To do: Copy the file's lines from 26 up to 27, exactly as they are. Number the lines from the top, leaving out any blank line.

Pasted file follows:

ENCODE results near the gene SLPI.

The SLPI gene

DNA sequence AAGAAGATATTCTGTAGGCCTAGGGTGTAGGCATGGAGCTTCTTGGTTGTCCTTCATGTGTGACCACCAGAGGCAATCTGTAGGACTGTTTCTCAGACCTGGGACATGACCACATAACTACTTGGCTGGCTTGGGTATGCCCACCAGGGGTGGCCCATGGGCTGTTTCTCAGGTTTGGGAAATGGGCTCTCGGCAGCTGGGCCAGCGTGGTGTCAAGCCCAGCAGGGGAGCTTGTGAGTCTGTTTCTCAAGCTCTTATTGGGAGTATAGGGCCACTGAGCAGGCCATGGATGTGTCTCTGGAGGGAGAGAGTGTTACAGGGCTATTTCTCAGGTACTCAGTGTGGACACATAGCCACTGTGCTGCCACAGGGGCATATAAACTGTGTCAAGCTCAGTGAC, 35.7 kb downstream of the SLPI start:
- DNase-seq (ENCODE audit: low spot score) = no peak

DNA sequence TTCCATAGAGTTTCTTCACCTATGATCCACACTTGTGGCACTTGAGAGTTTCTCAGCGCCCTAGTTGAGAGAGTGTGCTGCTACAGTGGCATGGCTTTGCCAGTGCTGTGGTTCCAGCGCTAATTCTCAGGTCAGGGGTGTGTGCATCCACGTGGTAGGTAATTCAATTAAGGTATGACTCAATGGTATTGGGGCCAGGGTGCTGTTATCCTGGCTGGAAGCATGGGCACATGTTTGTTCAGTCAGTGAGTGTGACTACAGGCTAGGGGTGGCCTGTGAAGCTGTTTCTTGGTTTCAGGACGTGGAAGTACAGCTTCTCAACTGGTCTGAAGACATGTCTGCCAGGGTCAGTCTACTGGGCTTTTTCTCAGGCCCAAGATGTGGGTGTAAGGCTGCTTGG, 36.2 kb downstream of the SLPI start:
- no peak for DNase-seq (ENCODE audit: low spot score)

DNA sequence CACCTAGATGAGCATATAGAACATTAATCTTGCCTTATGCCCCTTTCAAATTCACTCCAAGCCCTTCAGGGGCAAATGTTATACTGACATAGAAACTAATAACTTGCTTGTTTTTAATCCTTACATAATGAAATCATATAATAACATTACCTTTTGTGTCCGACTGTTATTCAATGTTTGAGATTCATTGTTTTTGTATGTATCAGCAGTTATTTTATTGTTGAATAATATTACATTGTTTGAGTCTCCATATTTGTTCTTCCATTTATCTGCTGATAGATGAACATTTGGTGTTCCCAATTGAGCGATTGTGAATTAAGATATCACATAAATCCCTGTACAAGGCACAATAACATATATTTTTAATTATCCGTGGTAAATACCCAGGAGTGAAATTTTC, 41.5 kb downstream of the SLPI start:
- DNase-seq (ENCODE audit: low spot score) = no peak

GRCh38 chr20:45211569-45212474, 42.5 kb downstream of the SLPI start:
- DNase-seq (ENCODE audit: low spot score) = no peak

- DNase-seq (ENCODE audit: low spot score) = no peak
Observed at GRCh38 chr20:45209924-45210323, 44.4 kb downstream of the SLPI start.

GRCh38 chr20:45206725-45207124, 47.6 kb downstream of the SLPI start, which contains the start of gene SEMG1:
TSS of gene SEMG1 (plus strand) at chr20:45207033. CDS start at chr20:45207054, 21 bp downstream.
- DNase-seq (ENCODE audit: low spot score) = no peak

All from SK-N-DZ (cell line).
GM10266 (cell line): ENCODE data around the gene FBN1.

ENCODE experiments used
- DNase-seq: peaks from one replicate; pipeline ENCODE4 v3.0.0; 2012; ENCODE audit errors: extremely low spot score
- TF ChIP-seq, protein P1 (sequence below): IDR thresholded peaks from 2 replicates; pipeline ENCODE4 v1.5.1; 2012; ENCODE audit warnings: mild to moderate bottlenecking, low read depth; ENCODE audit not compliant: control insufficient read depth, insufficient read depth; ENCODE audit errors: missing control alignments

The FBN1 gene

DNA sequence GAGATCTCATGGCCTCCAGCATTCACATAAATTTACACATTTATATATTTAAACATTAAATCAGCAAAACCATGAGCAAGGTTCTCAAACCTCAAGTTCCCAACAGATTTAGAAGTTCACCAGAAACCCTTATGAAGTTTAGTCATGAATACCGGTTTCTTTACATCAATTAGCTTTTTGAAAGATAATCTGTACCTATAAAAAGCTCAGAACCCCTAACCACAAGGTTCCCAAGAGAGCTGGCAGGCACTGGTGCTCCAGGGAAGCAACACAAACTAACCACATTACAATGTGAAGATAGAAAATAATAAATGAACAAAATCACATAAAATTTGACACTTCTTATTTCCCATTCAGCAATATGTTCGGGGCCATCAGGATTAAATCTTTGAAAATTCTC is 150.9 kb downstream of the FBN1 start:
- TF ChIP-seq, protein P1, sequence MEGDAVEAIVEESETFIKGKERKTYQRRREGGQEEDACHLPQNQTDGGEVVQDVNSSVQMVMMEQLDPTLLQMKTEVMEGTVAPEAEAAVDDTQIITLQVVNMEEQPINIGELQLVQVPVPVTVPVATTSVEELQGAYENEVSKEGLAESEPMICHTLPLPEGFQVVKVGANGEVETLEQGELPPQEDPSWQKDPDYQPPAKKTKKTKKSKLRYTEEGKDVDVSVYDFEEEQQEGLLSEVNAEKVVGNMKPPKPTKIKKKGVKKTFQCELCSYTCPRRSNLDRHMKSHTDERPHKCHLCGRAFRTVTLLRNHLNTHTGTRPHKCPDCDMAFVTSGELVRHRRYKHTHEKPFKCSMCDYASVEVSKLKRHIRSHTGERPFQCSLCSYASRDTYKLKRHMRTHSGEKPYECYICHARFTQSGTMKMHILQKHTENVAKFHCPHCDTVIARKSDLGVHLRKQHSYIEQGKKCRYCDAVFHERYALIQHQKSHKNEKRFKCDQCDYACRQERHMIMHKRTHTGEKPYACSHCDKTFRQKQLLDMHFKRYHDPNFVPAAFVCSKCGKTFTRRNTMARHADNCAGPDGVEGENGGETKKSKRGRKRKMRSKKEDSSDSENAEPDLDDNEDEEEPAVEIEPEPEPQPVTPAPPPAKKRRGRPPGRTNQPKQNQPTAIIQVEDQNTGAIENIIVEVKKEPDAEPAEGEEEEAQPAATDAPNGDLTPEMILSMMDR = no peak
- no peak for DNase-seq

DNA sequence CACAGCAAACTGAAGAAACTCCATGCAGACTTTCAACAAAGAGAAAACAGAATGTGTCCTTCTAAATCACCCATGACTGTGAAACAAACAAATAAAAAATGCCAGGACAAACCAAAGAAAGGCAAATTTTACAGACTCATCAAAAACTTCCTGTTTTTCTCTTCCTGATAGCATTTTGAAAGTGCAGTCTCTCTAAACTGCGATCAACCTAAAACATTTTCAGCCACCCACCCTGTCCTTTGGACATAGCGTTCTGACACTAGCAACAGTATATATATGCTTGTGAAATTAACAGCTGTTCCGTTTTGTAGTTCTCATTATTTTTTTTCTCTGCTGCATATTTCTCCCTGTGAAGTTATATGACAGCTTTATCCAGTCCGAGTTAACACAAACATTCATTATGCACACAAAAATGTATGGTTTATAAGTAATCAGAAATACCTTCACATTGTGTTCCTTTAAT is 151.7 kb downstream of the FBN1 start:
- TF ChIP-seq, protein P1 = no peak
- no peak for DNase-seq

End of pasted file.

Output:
- TF ChIP-seq, protein P1 = no peak
- no peak for DNase-seq